It is worth recognizing that in policy implementation, all the NICI plans that the ECA has helped to develop recognize the importance of women’s access. For instance, Ghana’s NICI plan stipulates a number of interesting issues that include “increasing women’s access, promotion of women’s rights to expression and communication through ICTs and monitoring progress towards gender equality in the area of ICTs.” Its policy objectives aim to accelerate the development of women and to eliminate gender inequalities in education, employment and decision-making through ICTs. The inclusion of gender as an issue in Ghana’s ICT for development plan is an achievement. However, given the complexity of the issues in question, the challenge lies in implementation and translating that vision into reality.

If women are to benefit from ICTs across sectors, policy makers need to make informed-decisions based on gender-disaggregated ICT data. Building the capacity of national statistical offices and research institutions and equipping them with gender mainstreaming and assessment tools are key to bringing gender on the visibility map.

E-strategies need to go beyond the good intention of “recognizing” the importance of increasing women’s access. Governments need to put their money where their mouths are. Allocation of resources in the budgets of sectoral applications needs to be done with gender equity at the core.

Beyond mainstreaming gender in ICT policy, it is also crucial to focus on removing systemic barriers that inhibit the participation of women in the information society. Cultural practices that turn women into second class citizens, and that inhibit women from appropriating their equal and rightful place in society, thus preventing them from attaining educational opportunities or science and technology based opportunities, are just as critical today as they were a decade ago.

As Africa begins to assess the role of women 10 years after Beijing, civil society needs to arm itself with adequate knowledge of the national e-strategies being developed or implemented and play an active role in asking “where are the women?”.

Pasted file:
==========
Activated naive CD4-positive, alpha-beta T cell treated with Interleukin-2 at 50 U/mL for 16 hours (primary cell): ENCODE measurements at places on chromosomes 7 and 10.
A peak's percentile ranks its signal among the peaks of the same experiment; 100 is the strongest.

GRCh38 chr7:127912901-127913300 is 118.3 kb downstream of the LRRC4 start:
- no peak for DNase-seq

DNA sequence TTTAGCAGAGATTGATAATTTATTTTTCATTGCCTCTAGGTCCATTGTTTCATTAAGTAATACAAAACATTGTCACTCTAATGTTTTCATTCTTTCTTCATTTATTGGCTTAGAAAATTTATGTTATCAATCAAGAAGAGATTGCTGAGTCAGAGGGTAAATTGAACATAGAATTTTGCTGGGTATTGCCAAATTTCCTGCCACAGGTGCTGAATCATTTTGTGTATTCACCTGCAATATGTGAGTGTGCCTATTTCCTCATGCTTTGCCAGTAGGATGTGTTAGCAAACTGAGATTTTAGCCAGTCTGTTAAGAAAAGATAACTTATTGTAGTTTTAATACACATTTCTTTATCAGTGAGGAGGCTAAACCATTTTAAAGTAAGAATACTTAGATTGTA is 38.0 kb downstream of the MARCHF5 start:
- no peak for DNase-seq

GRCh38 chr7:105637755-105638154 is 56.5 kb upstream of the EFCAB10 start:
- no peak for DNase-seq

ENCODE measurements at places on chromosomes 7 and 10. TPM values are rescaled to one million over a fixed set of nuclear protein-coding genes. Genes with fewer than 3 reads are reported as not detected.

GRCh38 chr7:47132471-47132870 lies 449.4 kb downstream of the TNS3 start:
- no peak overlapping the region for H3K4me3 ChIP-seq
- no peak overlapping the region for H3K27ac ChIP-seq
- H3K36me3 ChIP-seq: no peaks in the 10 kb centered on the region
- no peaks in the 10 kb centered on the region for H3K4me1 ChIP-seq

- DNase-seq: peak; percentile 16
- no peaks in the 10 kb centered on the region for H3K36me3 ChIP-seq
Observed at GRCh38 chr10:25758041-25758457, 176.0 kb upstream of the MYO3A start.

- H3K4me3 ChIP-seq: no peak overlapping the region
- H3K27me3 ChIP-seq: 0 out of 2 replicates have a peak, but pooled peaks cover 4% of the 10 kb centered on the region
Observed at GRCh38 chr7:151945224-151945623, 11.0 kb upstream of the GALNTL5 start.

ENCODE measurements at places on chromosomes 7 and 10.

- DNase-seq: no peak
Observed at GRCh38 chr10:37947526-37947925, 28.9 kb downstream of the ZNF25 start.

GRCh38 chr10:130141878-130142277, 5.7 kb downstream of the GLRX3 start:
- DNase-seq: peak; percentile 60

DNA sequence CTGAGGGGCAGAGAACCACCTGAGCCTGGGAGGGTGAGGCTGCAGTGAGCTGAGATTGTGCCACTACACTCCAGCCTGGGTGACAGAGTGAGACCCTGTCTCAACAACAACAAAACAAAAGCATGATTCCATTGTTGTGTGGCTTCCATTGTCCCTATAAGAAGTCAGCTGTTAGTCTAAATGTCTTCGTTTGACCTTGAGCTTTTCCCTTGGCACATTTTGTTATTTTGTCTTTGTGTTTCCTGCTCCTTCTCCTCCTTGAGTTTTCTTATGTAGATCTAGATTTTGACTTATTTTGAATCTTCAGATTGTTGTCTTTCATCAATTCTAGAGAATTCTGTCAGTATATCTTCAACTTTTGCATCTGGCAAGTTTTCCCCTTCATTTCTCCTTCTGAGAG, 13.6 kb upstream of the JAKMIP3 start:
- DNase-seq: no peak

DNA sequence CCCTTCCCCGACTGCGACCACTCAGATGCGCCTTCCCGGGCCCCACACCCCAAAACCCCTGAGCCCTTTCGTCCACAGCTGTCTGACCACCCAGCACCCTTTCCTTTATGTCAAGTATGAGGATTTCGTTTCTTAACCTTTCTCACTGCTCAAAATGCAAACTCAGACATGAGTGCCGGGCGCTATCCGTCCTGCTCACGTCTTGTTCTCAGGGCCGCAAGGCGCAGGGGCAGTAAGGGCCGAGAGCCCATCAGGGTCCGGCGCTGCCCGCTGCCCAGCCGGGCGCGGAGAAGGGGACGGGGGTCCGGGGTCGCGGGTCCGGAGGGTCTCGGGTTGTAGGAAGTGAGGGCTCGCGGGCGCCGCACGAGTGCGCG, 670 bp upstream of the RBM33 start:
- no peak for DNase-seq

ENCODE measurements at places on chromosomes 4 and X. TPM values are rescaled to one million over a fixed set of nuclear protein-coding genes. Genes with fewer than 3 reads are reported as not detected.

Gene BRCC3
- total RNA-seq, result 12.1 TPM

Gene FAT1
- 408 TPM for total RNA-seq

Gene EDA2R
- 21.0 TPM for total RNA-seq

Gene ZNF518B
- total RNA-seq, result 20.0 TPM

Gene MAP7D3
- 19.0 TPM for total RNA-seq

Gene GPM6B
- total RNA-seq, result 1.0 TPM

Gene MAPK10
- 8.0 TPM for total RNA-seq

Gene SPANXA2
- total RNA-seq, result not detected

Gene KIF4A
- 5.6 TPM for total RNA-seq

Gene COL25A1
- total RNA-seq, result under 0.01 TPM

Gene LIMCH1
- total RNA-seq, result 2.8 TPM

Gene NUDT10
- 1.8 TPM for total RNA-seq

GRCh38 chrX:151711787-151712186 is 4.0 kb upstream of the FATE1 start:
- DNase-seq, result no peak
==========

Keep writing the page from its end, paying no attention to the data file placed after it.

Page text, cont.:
The media, whose reporting and analysis on ICT for development in general has been recently reported in an ECA/Open Society study entitled “African Media and ICT4D; Documentary Evidence” as woefully inadequate, needs to wake up to its role as an integral development actor. Reporting carries with it a responsibility to find the gender question in every ICT story – because half of the untold story should seek to respond to half of the population it speaks of and respond to the question – where are the women?

Ten years from now, a typical gender-ICT story should demonstrate that women did not just appropriate ICTs, only to end up in environmentally unsound and unhygienic technology "sweatshops", that are so common in the consumer industry, where they are inadequately paid for software or hardware development, and lowly remunerated and benefiting little from so-called ICT skills. Further, the very technologies that they seek to appropriate should not rob them of their dignity, or make them vulnerable to surveillance and infringe on their privacy and rights. Rather women should appropriate the technologies with a view to speak out, share knowledge in a language they understand, be heard and have the wherewithal to alleviate poverty.

Governments need to be reminded that “Chapter J” of the Platform for Action and the subsequent section J of the Beijing + 10 “Outcome Document” are even more relevant today than in the last decade.

Mercy Wambui is an ICT specialist with the United Nations Economic Commission for Africa.

This article is part of the GEM Opinion and Commentary Service that provides views and perspectives on current events. for more information.